PCOS Increases Risk of Psychiatric, Neurodevelopment Disorders in Offspring

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Children of mothers with PCOS need additional psychological support and longer mental health follow-up.

Xinxia Chen, MD

Xinxia Chen, MD

Children born to women with polycystic ovary syndrome (PCOS) are at a greater risk of psychiatric and neurodevelopmental disorders.

The risk further increased if PCOS was combined with mothers being obese, having gestational diabetes, a cesarean delivery, or if there were other medical problems for the bothers or babies around birth.

“Our study shows that children of mothers with PCOS are in need of psychological support and longer follow-up for mental health. Healthcare providers should consider that children born to mothers with PCOS are at high risk of mental health problems, even those born to normal-weight mothers. Counseling for women with PCOS and monitoring of their offspring should be offered routinely in order to help prevent these problems," first author Xinxia Chen, MD, associate professor at Shandong University, said in a statement.

Chen and a team of investigators from China, Finland, and Sweden included all live births during 1996-2014 in Finland registered in the Drugs and Pregnancy Database and originally identified from the Medical Birth Register. The Finnish Care Register for Health Care (HILMO) was used to identify clinical diagnoses for offspring and mothers. Maternal PCOS was identified from HILMO based on a PCOS diagnosis or anovulatory infertility. Further, the team leveraged HILMO to identify cases of neurodevelopmental or psychiatric disorders, defined as a primary or secondary diagnosis of mood disorders, anxiety disorders, eating disorders, sleeping disorders, personality disorders, intellectual disabilities, specific developmental disorders, ADHD and conduct disorders, tic disorders, and other behavioral and emotional disorders.

The Drugs and Pregnancy Database was used for the team to collect information on maternal age at delivery, parity, country of birth, mother married at birth, smoking during pregnancy, diagnoses of systemic inflammatory disorders, and psychiatric disorders.

Of more than 1 million offspring, 9.8% were diagnosed with a neurodevelopmental or psychiatric disorder. A total of .6% of children were identified with maternal PCOS and 1.7% with maternal anovulatory infertility. There were increased risks for most neuropsychiatric disorders studied for the offspring with maternal PCOS and those with maternal anovulatory infertility.

Children exposed to PCOS more often had mothers at least 30 years old, and were overweight or obese, first-time pregnant, married, non-smokers, and developing gestational diabetes mellitus, preeclampsia and perinatal problems, and were undergoing fertility treatment and cesarean section.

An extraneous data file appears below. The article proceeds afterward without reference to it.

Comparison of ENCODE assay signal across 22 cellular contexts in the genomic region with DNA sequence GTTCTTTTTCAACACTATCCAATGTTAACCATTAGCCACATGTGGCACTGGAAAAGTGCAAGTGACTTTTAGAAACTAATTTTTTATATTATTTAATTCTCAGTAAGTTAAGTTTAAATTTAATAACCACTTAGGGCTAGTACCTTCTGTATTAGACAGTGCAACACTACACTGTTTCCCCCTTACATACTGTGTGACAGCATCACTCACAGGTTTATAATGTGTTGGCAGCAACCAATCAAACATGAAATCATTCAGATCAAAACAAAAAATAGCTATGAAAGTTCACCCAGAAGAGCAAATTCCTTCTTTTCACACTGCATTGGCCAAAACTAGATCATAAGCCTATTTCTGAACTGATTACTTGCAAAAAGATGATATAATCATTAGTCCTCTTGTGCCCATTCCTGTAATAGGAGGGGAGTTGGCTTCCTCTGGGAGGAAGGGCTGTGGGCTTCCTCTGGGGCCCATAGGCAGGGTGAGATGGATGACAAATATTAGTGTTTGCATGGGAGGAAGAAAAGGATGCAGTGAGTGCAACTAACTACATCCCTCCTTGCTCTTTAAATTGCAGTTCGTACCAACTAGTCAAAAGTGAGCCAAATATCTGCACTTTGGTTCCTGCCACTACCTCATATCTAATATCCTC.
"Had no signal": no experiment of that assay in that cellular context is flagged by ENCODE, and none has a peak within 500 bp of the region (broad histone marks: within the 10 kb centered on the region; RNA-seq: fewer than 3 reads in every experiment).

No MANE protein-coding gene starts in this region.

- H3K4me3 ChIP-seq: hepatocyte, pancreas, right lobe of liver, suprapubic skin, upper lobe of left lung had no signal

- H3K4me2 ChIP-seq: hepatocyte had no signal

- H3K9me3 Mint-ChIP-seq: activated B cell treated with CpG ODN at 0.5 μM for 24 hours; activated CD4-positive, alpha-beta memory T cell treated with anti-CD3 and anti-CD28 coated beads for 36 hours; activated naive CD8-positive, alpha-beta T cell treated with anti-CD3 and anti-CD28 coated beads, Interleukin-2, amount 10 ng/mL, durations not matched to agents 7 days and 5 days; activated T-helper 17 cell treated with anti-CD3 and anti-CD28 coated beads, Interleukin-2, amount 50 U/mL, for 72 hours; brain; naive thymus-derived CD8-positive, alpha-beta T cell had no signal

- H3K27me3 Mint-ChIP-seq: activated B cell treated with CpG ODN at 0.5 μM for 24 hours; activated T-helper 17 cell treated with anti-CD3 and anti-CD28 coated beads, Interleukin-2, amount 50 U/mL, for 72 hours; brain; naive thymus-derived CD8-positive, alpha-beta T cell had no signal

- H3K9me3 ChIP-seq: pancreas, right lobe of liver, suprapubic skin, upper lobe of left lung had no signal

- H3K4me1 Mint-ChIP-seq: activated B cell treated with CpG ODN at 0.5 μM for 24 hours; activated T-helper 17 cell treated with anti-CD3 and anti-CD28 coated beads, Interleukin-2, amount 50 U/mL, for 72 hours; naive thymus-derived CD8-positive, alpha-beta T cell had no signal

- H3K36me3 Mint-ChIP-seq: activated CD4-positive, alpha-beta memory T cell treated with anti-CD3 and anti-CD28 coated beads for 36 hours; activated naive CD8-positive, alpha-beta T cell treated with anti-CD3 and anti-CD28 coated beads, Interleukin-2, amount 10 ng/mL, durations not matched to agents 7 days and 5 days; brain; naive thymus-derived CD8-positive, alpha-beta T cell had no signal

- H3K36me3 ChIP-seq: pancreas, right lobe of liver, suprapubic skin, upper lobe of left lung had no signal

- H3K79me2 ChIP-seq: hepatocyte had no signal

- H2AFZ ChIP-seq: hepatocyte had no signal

In a comparison between PCOS-unexposed children, those with mothers exposed to the condition were at higher risks of any neuropsychiatric disorder (HR, 1.32; 95% CI, 1.27-1.38). For most pediatric neurodevelopmental and psychiatric disorders, there was an increased risk of 30-50% in the presence of maternal PCOS exposure. There were similar risk estimates for male (HR, 1.3; 95% CI, 1.24-1.37) and female offspring (HR, 1.36; 95% CI, 1.28-1.45).

In offspring exposed to PCOS, maternal pre-pregnancy BMI was overweight in 15.8%, moderately obese in 9%, and severely obese in 5.3% of cases. For unexposed births, the cases were 12.1%, 4.4%, and 2.1%, respectively.

The team found in mothers with PCOS, being normal weight had increased risks of having an offspring with any neuropsychiatric disorder (HR, 1.2; 95% CI, 1.09–1.32), intellectual disabilities (HR, 1.44; 95% CI, 1.12–1.85), ASD (HR, 1.39; 95% CI, 1.12– 1.73), other behavioral and emotional disorders (HR, 1.38; 95% CI, 1.21–1.57), anxiety disorders (HR, 1.25; 95% CI, 1.08–1.45), and specific developmental disorders (HR, 1.19; 95% CI, 1.08–1.32), compared to normal-weight mothers without PCOS. Such findings indicated an association between maternal PCOS and adverse neuropsychiatric outcomes in offspring independent of BMI.

There was a significantly higher risk of any neuropsychiatric disorder in offspring to mothers with PCOS and obesity compared to those with maternal obesity alone. Further, there were significantly higher risks among births to moderately obese mothers with PCOS compared to those in the same weight class without the condition for ADHD and conduct disorders (HR, 2.16; 95% CI, 1.74–2.68 vs HR, 1.6; 95% CI, 1.52–1.69), specific developmental disorders (HR, 2.13; 95% CI, 1.84–2.47 vs HR, 1.61; 95% CI, 1.55–1.67) and other behavioral and emotional disorders (HR, 1.89; 95% CI, 1.51–2.36 vs HR, 1.28; 95% CI, 1.2–1.36).

Overall, mood disorders, anxiety disorders, eating disorders, sleeping disorders, intellectual disabilities, specific developmental disorders, ASD, ADHD and conduct disorders, and other behavioral and emotional disorders in offspring were associated with maternal PCOS and/or anovulatory infertility. Additional studies are needed to confirm the results and investigate underlying pathways and mechanisms linking PCOS exposure to long-term neurodevelopmental consequences.

The study, “Association of polycystic ovary syndrome or anovulatory infertility with offspring psychiatric and mild neurodevelopmental disorders: a Finnish population-based cohort study,” was published online in the journal Human Reproduction.

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